Tuesday, October 30, 2012

Tuesday, October 30, 2012 8:44 am by Cristina in , , , ,    No comments
Now that Halloween is almost here, The Huffington Post lists 'The 50 Scariest Characters From Literature'. One of which is
42. Heathcliff ('Wuthering Heights', Emily Brontë)
Heathcliff is scary from the start of Emily's bleak novel. Unpredictable and with an air of the wild, he identifies a little too strongly with the brutal moors in the book. However, it's the controlling egomaniac Heathcliff turns into that really freaks us out. (Alice E. Vincent and Sam Parker)
While Flavorwire finds out 'What Your Favorite Scary Movie Says About You':
An American Werewolf in London
Wuthering Heights wasn’t gory enough for your taste. (Judy Berman)
The West Australian has talked to Chloe Hooper, author of the erotic thriller The Engagement.
Hooper says she felt both the Gothic novel and the thriller were perfect forms to explore modern attitudes towards marriage.
"I love all of those Gothic classics such as Jane Eyre and Rebecca, stories of heroines trapped in spooky houses and heroes of dubious backgrounds," she says.
"But I think those stories of women trapped in houses are often linked to women's ambivalence about domesticity and marriage. And the thriller, which is a genre that works on ambivalence about our fears and desires, is also a perfect way to talk about marriage." (William Yeoman)
Coincidentally, Jane Eyre Laid Bare is released today and so Pan Macmillan Australia shares an extract from it and EBookObsessed and It's a Book Thing review it.

The press release about Morgan Kelly’s Midnight In Your Arms describes the author as a Brontëite:
Morgan Kelly writes historical romance thanks, to an obsession with 19th-century Gothic novels that has plagued her (in a good way) since childhood, when she first discovered the Brontë sisters. 
Skånska Dagbladet reviews The Marriage Plot by Jeffrey Eugenides.
Om Dödens jungfrur kan liknas vid en antik grekisk tragedi och Middlesex har karaktären av en klassisk bildningsroman á la Jane Eyre, så är En kärlekshandling ett kammarspel. En tät och intim historia om ett presumtivt triangeldrama där de tre huvudkaraktärerna kretsar kring varandra i en alltmer hårt vriden spiral.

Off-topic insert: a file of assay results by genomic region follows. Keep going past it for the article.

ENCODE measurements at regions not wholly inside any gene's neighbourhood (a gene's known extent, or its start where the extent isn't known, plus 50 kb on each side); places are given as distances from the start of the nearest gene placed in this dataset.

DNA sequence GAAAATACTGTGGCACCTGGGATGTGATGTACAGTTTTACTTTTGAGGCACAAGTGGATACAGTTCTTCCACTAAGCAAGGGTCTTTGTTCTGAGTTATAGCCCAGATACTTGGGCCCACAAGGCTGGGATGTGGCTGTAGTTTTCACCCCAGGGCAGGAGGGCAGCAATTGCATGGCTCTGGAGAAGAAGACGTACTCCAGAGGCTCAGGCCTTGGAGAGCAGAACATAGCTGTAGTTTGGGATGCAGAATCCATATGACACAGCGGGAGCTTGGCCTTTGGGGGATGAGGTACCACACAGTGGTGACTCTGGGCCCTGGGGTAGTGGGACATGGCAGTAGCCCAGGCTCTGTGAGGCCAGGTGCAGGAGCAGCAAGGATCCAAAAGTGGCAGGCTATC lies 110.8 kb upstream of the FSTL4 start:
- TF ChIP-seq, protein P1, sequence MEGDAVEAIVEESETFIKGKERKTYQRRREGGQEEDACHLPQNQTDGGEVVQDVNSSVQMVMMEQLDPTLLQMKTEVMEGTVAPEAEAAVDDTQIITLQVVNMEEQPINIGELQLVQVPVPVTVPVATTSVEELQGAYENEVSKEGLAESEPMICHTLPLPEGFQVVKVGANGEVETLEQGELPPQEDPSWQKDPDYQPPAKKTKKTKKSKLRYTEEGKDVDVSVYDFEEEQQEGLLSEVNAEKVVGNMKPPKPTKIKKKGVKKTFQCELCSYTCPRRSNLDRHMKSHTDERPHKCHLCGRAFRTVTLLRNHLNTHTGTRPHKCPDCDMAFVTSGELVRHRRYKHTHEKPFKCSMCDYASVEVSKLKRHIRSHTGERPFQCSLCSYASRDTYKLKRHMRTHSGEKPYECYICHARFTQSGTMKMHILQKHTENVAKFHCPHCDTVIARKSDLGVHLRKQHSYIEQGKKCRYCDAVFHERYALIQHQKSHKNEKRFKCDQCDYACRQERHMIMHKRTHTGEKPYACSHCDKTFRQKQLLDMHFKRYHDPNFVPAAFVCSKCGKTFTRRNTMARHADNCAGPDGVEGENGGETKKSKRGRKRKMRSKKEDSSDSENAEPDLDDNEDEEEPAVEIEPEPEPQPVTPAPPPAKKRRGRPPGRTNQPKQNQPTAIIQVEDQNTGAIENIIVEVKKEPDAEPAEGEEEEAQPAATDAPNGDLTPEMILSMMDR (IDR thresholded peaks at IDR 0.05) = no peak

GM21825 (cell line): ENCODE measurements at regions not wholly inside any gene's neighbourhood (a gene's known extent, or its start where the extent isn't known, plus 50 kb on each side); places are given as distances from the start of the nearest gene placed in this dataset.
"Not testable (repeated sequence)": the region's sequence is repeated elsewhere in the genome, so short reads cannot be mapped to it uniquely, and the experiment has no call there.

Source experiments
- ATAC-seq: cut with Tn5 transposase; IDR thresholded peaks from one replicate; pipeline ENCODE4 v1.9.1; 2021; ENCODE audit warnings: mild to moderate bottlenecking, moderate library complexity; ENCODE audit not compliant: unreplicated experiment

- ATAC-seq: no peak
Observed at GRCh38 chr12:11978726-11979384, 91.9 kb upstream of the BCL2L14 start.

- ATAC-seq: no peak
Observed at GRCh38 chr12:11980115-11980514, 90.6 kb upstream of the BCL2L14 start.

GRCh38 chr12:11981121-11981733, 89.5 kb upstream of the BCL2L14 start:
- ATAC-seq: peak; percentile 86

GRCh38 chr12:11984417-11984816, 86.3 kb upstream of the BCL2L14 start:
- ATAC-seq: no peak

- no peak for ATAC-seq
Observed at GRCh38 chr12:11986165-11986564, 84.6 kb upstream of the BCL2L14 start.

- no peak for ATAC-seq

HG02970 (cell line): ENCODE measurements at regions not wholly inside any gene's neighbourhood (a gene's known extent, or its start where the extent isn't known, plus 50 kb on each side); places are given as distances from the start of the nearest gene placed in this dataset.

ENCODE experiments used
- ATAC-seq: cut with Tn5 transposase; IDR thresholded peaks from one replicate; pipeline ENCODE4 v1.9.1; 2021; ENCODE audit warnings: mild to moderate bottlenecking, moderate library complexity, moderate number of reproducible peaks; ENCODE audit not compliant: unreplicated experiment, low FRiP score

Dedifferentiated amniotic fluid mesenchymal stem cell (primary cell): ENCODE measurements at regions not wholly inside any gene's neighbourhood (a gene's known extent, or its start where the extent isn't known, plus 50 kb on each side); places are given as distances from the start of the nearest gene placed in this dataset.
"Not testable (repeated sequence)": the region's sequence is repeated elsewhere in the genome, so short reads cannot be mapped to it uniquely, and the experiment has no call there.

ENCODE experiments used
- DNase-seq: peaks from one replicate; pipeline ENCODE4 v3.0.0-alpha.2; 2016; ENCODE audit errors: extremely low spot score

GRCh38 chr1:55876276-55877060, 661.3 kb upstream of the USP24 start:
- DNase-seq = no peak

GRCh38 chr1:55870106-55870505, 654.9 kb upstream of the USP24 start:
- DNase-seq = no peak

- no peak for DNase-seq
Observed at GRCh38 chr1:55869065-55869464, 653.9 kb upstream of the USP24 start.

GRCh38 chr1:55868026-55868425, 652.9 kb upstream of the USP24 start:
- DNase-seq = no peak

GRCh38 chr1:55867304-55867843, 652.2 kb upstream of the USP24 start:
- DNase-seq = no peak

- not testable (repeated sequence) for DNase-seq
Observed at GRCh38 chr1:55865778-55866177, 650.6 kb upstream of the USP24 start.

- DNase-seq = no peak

Boken är också full av referenser till många av de författare som har influerat Jeffrey Eugenides författarskap, som till exempel Henry James, Charlotte Brontë och Philip Roth. Utan att det för sakens skull blir för tungt och teoretiserande. Referenserna finns bara där, som en naturlig del av berättelsen. (Peter Olsson) (Translation)
The Spectrum features 'a modern printing press called The Espresso Book Machine, which allows individuals to publish and print their own books' and looks at its potential uses:
Professors could also create course specific texts by modifying public domain books. For example a literature professor lecturing on Jane Eyre could add annotations and notes specific to lesson plans and lectures from the course into the binding of the book [Carl Wichman, the assistant director of the NDSU bookstore] said. (Larisa Bosserman)
WalesOnline discusses why 'there are no longer barriers blocking female authors' and refers to Elaine Showalter's A Literature of Their Own. Impresiones y andanzas posts about the Brontë sisters in Spanish. That Awesome Movie writes in Spanish about Wuthering Heights 2009. Boxamurai writes in Malay about Jane Eyre 2011. Busy Nothings discusses Helen Burns.

Finally, @HaworthChurch reports that,
The scaffolding is coming down inside the church this week, how exciting! We will keep you updated on our progress.

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